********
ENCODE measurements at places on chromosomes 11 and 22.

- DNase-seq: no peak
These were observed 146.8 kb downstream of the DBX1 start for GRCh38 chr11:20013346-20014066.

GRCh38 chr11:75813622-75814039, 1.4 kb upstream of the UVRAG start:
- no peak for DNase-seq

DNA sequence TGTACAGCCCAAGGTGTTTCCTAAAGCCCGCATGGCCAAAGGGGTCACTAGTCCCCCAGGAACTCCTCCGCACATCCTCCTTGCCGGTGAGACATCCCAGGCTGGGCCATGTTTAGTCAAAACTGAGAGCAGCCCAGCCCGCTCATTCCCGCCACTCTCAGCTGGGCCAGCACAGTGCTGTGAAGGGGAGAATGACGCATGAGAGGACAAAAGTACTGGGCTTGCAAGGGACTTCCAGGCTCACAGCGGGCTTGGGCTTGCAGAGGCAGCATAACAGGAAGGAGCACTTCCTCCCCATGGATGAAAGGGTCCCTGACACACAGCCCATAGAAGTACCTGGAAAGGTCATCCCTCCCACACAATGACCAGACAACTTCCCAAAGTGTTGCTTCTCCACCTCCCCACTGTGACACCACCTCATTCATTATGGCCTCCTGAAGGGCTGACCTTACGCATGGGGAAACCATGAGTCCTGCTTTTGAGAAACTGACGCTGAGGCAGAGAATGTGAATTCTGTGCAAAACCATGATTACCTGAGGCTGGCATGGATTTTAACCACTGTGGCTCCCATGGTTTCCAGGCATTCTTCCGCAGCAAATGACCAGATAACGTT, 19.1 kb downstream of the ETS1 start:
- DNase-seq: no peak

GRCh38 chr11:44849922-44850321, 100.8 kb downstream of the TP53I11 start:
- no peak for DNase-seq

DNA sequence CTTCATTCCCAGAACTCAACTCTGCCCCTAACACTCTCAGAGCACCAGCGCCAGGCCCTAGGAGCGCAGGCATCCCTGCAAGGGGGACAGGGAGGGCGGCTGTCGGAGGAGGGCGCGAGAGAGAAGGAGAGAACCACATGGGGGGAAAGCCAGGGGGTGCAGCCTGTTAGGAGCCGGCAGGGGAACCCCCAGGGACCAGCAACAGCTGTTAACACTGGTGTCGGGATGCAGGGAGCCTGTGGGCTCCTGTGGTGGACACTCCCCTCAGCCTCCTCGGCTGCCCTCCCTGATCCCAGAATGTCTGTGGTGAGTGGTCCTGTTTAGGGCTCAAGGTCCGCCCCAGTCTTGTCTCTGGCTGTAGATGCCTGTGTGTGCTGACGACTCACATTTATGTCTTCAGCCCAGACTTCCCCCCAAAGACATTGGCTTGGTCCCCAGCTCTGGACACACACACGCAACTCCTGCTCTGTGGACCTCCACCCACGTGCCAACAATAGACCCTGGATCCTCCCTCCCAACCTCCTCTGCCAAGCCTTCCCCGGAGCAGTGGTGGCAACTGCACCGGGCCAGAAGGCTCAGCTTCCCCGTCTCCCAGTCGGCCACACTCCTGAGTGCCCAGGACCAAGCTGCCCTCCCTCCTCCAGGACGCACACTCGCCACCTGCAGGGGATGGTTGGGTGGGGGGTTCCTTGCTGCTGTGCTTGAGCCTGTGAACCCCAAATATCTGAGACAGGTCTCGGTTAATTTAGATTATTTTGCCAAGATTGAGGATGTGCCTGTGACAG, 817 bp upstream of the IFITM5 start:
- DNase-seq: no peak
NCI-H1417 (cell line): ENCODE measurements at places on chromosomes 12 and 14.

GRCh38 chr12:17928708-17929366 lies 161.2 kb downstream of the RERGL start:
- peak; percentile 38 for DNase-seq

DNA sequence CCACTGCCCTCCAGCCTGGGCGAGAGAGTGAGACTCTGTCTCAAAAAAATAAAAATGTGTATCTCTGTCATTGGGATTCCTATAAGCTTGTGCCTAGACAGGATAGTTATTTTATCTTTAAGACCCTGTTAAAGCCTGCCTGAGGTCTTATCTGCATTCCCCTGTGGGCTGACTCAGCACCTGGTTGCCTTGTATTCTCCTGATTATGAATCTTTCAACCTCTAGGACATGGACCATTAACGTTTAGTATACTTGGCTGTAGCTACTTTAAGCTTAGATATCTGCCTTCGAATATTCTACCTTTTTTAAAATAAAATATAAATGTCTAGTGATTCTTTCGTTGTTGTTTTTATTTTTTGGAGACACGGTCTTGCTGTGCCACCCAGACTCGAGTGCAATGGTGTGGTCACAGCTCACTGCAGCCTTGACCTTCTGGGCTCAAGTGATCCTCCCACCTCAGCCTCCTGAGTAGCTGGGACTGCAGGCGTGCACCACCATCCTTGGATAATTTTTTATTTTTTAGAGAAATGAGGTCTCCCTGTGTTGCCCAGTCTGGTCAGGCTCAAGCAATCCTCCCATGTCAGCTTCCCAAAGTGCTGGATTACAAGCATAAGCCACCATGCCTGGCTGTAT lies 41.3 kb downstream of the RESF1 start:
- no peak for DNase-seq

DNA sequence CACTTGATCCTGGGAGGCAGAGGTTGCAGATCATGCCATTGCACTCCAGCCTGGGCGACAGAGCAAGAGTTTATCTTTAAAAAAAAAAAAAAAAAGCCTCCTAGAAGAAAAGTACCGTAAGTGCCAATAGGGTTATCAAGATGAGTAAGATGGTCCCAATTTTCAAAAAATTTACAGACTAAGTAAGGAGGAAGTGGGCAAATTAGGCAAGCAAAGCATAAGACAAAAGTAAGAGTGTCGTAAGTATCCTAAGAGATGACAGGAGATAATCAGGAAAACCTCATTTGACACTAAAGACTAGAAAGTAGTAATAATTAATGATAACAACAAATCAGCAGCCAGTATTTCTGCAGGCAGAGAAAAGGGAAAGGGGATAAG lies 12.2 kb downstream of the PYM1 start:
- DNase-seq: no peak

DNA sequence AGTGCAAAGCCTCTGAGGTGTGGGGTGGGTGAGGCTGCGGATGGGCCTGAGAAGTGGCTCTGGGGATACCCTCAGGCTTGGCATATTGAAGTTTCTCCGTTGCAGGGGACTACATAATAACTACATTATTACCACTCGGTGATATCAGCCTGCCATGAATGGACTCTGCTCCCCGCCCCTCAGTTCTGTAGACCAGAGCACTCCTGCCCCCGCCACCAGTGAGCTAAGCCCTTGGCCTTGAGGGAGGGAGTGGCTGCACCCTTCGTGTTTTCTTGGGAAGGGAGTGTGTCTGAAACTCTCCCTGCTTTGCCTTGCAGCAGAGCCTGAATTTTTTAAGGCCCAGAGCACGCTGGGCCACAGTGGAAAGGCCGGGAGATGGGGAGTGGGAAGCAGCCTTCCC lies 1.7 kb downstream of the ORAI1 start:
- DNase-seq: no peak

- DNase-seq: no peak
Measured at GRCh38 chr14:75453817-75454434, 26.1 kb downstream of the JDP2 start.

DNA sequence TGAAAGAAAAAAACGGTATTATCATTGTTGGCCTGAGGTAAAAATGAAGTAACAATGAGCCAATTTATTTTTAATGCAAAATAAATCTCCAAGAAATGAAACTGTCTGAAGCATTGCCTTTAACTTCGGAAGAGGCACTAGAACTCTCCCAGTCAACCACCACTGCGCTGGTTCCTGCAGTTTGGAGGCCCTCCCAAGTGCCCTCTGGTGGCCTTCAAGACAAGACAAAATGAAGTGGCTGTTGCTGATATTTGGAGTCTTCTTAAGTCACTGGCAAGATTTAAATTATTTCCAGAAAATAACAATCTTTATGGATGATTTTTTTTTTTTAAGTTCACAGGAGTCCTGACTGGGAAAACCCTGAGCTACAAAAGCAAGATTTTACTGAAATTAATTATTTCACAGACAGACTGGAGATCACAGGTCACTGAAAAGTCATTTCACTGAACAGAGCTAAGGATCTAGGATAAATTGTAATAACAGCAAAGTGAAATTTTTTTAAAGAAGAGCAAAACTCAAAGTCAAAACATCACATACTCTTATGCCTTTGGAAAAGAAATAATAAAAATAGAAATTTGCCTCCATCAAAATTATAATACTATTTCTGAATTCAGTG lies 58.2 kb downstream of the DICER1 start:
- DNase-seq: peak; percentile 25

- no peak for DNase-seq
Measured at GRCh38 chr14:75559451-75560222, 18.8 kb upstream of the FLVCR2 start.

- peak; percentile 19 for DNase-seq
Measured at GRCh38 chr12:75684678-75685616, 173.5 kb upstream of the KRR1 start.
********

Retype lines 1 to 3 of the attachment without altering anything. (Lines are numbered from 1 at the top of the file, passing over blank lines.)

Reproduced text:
ENCODE measurements at places on chromosomes 11 and 22.

- DNase-seq: no peak
These were observed 146.8 kb downstream of the DBX1 start for GRCh38 chr11:20013346-20014066.